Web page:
Biodiversity education project granted British Academy funding

01 August 2022

An innovative project encouraging education about coastal biodiversity is to be extended after receiving British Academy funding.

Phil Jones, who is studying for his PhD in the Department of English and Creative Writing, worked with fellow English student Maï-Lyng Roberts and Abidish Hussain from the School of Art, on a project called ‘Resisting seaside decline: The (bio)diversity challenge’.

The project used a combination of ecology, social science and creative writing to help create emotional connections between people and where they live.

It formed part of the wider SHAPE Impact Projects collaboration, an initiative by the British Academy and student-led education charity Students Organising for Sustainability (SOS-UK).

It encourages students and academics across the SHAPE disciplines (social sciences, humanities and the arts for people and the economy) to use their subjects to help tackle environmental, social and economic sustainability issues.

The projects then adopt a ‘living laboratory’ model with an institution’s local community used as a testbed for their ideas.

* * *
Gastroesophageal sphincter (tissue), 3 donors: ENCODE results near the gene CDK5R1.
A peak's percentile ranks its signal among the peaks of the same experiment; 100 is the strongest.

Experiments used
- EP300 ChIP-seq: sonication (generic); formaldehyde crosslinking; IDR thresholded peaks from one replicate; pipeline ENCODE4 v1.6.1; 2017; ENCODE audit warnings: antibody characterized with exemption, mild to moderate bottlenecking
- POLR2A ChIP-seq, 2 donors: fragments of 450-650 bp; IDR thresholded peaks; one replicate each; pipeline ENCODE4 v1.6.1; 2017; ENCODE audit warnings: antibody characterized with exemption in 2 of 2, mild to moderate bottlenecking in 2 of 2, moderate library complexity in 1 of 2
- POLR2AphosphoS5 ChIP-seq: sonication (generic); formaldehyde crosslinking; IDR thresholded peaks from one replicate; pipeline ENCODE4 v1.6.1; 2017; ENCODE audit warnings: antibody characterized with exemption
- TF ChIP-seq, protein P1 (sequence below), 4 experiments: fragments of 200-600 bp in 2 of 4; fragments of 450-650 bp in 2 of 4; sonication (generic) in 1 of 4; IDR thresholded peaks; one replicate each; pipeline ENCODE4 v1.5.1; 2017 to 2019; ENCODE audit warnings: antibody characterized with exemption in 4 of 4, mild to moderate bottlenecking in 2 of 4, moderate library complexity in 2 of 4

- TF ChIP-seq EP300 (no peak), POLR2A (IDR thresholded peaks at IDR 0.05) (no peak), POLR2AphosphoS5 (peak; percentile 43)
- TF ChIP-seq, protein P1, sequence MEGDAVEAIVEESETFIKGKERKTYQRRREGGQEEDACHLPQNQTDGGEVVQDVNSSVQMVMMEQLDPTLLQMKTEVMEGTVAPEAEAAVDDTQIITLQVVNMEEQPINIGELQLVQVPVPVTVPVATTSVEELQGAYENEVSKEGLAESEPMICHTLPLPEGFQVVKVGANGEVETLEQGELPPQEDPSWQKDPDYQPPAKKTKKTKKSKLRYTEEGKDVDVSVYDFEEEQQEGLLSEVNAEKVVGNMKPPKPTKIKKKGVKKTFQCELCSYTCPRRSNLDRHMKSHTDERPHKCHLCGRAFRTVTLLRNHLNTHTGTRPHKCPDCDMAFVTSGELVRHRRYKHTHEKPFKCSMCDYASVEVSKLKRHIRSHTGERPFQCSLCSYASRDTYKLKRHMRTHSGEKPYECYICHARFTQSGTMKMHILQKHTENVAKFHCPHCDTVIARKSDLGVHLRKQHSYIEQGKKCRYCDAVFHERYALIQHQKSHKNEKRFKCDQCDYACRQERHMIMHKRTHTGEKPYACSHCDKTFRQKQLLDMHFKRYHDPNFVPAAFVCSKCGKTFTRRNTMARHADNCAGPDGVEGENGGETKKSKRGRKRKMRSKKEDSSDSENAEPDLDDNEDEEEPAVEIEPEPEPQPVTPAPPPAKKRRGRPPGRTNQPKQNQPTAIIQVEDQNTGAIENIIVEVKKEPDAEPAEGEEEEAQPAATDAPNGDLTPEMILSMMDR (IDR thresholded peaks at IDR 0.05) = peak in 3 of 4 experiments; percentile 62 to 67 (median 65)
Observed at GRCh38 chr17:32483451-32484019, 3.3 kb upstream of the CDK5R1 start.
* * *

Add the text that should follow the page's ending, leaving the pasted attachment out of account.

Professor Anwen Jones, Pro Vice-Chancellor for the Faculty of Arts and Social Sciences, said: “I am delighted to see Phil, Maï-Lyng, and Abidish's work further recognised by the British Academy. We face a biodiversity crisis and their project has provided us with a fresh perspective on how local communities can engage with the challenge on their doorstep.

"I congratulate them all for their ingenuity and enthusiasm in showing how the SHAPE subjects can play a role in helping to address some of our planet’s biggest crises. I am looking forward to seeing how their work develops."

Phil Jones said: “We are delighted with the funding for our SHAPE Sustainability Impact Project. We hope this will let people not just learn about biodiversity but also make an emotional connection to it. This will be something different from the usual ‘gloom and doom’ narratives and give an encouraging take on what people can do in the face of climate change.”

Dr Molly Morgan Jones, the British Academy’s Director of Policy, said:  “The SHAPE disciplines play a critical role in understanding the complex human and social dimensions to environmental challenges.

“It is wonderful to offer students and academics in these subjects an opportunity to test out and grow their innovative solutions to issues of environmental sustainability in their local area through the SHAPE Impact Projects.”